Guests: Dr. Duane Graveline, Heather Archuletta.  Topics: Bed rest microgravity simulation studies. Dr. Graveline is the father of this research. Please direct all comments and questions regarding Space Show programs/guest(s) to the Space Show blog, https://thespaceshow.wordpress.com.  Comments and questions should be relevant to the specific Space Show program. Written Transcripts of Space Show programs are a violation of our copyright and are not permitted without prior written consent, even if for your own use. We do not permit the commercial use of Space Show programs or any part thereof, nor do we permit editing, YouTube clips, or clips placed on other private channels & websites. Space Show programs can be quoted, but the quote must be cited or referenced using the proper citation format. Contact The Space Show for further information.  We welcomed Dr. Duane Graveline to the program to discuss bed rest simulation microgravity studies, the early days of pioneering of his having pioneered this research, aerospace medicine and much more in our 1 hour 23 minute discussion. Dr. Graveline is the father of this research dating back to the late 1950s.  Please visit his website, www.spacedoc.com.  Heather Archuletta, the Pillownaut Astronaut, returned to co-host with me for this important discussion.  Check out Heather’s blog posts about Dr. Graveline and his work at http://pillownaut.blogspot.com/2013/01/the-bed-pilot-pioneer.html.  Dr. Graveline has allowed us to use two specific pictures referring to his pioneering work and both are on The Space Show blog per the above URL.  Picture 1 is Dr. Graveline’s water immersion tank and Picture 2 is the LBNP device. He discusses both of these in the program’s first segment.  Dr. Graveline started out with an overview of his early work, how he got into the field, his decision to join the Air Force and why this area of medicine interested him.  He explained his early bed rest tests and talked about the challenges with the test subjects. Heather and Dr. Graveline compared those early tests to those of today that Heather has participated in.  It was a fascinating compare and contrast, especially regarding the discipline of test subjects then and now. Dr. Graveline talked about water immersion, the aerospace lab he used, and his water immersion tank.  Don’t forget to check out the picture of it on the blog.  Dr. Graveline is looking through the window at the floating test subject.  Would you like to float as Dr. Graveline explained for one full week nonstop?  Throughout our discussion, Dr. Graveline told us many interesting and sometimes funny stories from his past like his visit to the Today Show and their wanting him to wear “flippers!”  Our guest described the low body negative pressure device (LBNP) which you can see in the second photo on the blog.  He talked about it, the old Soviet program, Mir and tilt table tests.  Dr. Graveline talked extensively about the Soviet program, how he was able to monitor much of their data, & he told us about Alexi Leonov when he had serious problems when caught outside his spaceship.  Many questions were asked about early animal studies, Laika, and more.  He told us how they were able to do blood pressure readings on dogs & the Soviets bragged about it since Dr. Graveline was able to figure out, copy, & improve the Soviet system.  Mice and centrifuge studies were discussed in some detail & Heather and Dr. Graveline had comprehensive discussions about exercise in the bed rest studies of today as compared to none in the early days of the studies. Dr. Graveline talked with Heather about his idea to abandon exercise in space so the astronauts could concentrate on their work, then return in a hydropod and rehab completely back on Earth for a few months.  You don’t want to miss this discussion or explanation from Dr. Graveline as to why this approach should be considered and tested by NASA.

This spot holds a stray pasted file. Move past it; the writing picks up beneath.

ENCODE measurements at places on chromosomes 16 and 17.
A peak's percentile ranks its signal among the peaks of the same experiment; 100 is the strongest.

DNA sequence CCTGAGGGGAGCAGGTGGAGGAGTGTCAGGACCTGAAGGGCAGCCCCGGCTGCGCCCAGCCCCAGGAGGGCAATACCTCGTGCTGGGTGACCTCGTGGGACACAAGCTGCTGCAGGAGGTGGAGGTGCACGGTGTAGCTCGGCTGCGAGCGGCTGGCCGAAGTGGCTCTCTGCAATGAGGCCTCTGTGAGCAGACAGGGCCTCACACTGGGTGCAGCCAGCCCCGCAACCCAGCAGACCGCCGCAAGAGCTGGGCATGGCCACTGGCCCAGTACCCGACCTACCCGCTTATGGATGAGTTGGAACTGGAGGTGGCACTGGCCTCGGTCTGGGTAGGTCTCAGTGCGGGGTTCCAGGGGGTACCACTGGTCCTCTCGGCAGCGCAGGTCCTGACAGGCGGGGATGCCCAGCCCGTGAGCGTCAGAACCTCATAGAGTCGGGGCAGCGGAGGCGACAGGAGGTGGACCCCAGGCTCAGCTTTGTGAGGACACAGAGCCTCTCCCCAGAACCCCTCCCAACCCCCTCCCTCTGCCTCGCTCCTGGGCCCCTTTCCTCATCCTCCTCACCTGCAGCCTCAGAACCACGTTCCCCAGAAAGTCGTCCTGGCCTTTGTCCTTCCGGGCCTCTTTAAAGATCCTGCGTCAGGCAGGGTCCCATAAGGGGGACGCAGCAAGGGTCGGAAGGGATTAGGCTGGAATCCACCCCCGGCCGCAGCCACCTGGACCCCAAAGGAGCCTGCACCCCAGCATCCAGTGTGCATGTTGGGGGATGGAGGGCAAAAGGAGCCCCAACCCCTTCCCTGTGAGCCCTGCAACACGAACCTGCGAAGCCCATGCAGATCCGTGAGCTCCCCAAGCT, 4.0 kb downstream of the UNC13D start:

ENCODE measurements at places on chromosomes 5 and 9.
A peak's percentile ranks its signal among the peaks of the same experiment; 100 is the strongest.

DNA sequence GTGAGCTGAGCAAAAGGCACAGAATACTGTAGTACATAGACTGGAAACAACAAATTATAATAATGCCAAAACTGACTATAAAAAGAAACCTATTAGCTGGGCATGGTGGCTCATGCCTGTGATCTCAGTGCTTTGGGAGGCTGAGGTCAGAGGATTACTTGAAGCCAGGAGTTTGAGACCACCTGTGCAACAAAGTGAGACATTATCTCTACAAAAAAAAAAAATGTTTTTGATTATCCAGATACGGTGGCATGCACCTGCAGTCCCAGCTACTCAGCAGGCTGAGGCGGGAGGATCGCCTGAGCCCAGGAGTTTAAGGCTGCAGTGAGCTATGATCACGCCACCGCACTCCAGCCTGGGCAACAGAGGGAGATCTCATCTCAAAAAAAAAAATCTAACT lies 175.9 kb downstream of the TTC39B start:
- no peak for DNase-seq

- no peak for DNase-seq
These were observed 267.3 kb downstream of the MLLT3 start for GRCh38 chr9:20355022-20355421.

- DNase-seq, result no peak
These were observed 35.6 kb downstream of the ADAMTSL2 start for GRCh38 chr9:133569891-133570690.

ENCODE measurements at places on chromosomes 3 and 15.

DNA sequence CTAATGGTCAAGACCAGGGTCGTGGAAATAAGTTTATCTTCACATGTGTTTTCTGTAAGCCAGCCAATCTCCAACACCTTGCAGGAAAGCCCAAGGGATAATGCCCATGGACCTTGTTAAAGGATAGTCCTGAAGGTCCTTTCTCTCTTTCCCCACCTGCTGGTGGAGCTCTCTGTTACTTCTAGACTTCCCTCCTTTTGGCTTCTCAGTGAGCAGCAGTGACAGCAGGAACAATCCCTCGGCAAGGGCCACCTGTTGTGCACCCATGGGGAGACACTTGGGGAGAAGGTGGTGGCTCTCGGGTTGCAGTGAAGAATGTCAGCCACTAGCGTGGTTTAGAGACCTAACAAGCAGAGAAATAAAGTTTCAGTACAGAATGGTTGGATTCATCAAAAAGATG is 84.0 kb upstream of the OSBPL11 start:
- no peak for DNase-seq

In the second segment, we talked about bone density issues and the applicability of space research and findings to terrestrial medical issues for people with this medical problem.  He was asked about a long duration HSF to Mars and he said the bigger problem was galactic radiation which he talked about in some detail.  He said that as of today, there are no mitigation tools for this problem.  The discussion went back and forth about water immersion and the use of the hydropod for returning astronauts & Heather talked about prohibitive costs & that immersion is not used today.  One of our UK listeners asked Dr. Graveline about his being part of Group 4 – The Scientists.  As this was the first astronaut group that was not composed of test pilots, our listener wanted to know about the selection process & getting more scientists to the Moon & on missions.  Dr. Graveline had much to say about this subject & shared with us some terrific & historical stories from the past.  He talked about Spacelab, astronaut Bill Pogue, & shared science stories with us.  During our program, Heather, with her bed rest study experience & her recruiting work (listen to her Space Show program on the studies she has recent completed at http://archived.thespaceshow.com/shows/1926-BWB-2013-01-08.mp3 from Jan. 8, 2013), contributed greatly to the discussion and Dr. Graveline was equally interested in talking with her about the program today as compared to the program he started decades ago.  Dr. Graveline’s book, “From Laika With Love: Secret Soviet Gifts to Apollo,” is still available. If you order it from Amazon using this link, Amazon will make a contribution to The Space Show/OGLF:  http://www.amazon.com/From-Laika-With-Duane-Graveline/dp/1424338700/ref=onegiantlea20.  Dr. Graveline was also asked about the use of his research today and if young scientists & researchers interested in the field still study his early work.  He said yes and talked about how much easier it was to do that today due to the internet.